However, not all trees are created equal. At least, not all trees are created for all environments. What we sometimes overlook is that planting a tree is effective if we plant indigenous trees. Planting a citrus tree in the desert might grow, but it takes so much water, in the end it’s not the right thing to do.

So, make sure you plant an indigenous tree to where you live. Or, if you see one growing in your yard, leave it. Don’t pull it out as “weed”. I have three palo verde trees and an indigenous mesquite tree growing in my yard just because they decide it was a good place for them. I didn’t touch them, I am just watched them grow. they are beautiful, healthy, and make us happy.

But if you don’t have a yard where trees grow wild, or you can’t plant one yourself, you can always donate to the Canopy Project, or One Tree Planted, and they plant one for you.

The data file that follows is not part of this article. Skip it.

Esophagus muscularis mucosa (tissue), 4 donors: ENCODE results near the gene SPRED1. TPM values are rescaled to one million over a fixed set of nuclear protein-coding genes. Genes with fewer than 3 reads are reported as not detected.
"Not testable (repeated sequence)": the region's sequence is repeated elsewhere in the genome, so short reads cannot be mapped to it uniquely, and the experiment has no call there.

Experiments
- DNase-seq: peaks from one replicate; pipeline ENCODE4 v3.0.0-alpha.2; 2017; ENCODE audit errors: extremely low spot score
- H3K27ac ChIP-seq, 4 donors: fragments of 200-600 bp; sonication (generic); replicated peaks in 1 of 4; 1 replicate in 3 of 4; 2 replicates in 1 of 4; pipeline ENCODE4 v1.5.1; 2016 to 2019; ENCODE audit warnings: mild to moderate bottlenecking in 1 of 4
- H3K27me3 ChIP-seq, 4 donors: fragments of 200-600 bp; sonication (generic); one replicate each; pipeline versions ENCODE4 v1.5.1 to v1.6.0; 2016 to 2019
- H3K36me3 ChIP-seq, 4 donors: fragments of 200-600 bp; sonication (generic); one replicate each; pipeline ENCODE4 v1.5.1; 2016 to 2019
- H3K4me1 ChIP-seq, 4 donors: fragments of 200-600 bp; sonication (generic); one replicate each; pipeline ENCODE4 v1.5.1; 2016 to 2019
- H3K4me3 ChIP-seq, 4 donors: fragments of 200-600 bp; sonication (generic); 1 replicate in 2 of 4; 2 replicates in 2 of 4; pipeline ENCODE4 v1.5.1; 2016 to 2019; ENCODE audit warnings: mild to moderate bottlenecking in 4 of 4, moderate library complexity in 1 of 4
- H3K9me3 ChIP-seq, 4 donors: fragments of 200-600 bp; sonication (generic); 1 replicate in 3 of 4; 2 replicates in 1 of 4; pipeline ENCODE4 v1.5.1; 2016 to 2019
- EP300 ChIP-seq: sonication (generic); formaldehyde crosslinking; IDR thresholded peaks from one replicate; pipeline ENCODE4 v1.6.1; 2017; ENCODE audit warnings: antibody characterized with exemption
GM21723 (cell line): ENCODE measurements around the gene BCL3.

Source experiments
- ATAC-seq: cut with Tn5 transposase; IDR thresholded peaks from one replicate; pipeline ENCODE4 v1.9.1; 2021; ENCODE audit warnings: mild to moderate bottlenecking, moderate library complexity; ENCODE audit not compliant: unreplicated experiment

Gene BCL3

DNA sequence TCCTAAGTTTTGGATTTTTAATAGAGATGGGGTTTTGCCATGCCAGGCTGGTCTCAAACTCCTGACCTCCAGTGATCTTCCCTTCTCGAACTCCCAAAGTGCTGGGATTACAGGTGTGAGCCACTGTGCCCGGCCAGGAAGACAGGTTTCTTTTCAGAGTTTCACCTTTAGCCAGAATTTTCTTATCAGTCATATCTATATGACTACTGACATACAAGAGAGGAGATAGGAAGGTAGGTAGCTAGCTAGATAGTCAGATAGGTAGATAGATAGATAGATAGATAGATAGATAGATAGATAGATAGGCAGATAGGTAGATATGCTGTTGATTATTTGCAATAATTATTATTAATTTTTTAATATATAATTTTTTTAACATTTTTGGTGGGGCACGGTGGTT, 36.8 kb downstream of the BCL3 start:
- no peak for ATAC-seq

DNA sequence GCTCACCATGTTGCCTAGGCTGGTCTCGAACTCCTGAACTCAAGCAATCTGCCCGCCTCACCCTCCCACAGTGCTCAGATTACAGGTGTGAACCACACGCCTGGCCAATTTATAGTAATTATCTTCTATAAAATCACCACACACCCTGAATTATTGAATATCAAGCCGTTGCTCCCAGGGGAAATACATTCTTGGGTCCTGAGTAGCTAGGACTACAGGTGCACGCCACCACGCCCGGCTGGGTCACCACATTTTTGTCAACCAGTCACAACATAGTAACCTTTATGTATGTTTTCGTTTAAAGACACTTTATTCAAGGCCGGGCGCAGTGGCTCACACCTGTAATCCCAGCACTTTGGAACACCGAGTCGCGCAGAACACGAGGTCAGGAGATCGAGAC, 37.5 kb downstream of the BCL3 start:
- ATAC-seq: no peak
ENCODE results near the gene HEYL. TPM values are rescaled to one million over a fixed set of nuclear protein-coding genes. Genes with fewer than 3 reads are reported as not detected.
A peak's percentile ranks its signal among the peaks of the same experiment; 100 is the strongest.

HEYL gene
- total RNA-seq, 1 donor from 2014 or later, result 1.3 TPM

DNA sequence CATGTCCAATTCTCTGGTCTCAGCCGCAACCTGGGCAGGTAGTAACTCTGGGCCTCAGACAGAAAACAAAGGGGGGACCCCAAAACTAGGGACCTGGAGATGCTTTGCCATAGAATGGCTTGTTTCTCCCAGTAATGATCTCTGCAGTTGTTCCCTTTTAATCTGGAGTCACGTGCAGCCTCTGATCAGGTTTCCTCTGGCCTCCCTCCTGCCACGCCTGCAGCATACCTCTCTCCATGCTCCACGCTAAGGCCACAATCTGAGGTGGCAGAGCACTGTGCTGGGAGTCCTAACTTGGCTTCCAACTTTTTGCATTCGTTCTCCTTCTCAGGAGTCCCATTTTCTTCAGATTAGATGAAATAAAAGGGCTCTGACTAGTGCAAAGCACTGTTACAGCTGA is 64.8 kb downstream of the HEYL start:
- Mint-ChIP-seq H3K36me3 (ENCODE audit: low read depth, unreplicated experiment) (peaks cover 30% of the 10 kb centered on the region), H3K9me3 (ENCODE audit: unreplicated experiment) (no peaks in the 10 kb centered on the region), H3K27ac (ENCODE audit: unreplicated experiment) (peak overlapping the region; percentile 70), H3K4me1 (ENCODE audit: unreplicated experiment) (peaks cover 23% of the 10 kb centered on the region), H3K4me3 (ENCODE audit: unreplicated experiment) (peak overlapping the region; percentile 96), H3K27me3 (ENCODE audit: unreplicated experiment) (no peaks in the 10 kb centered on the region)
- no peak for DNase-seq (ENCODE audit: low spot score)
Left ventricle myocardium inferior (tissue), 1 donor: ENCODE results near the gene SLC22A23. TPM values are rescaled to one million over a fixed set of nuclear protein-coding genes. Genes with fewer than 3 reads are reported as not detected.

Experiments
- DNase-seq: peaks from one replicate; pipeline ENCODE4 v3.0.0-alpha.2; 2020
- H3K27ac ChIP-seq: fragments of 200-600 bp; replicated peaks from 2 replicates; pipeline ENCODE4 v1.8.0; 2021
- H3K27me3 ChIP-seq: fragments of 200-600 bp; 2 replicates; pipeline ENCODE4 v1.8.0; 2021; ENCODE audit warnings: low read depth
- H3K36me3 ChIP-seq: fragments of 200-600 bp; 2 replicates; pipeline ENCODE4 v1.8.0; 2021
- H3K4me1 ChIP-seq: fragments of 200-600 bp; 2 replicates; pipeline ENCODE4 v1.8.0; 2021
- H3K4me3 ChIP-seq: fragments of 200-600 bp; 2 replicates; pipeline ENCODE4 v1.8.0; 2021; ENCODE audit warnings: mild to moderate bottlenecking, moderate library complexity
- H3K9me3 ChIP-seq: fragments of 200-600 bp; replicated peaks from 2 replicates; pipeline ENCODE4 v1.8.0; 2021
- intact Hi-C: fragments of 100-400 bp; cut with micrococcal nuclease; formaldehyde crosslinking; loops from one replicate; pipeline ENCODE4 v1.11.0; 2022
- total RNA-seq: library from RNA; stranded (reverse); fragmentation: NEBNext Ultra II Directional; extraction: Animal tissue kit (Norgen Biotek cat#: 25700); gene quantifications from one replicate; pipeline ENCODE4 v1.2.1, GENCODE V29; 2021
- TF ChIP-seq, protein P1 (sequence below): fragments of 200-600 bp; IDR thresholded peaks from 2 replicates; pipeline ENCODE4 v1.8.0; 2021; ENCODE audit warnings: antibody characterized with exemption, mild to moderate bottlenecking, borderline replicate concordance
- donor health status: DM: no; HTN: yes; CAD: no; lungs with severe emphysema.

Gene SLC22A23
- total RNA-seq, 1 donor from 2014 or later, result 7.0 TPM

Other Tips?

These are just a few things we can all do – and none are difficult – to help our planet, to “invest in our planet”, to keep it for our children and future generations. If you have any other ides, please add them in the comments. Thank you 🙂

To learn more tips and to learn more ways to help, follow Earth Day 2023, and participate in Earth Week, starting today, April 14th through Earth Day, April 22nd.

Earth Day 2023. image curtesy of earthday.org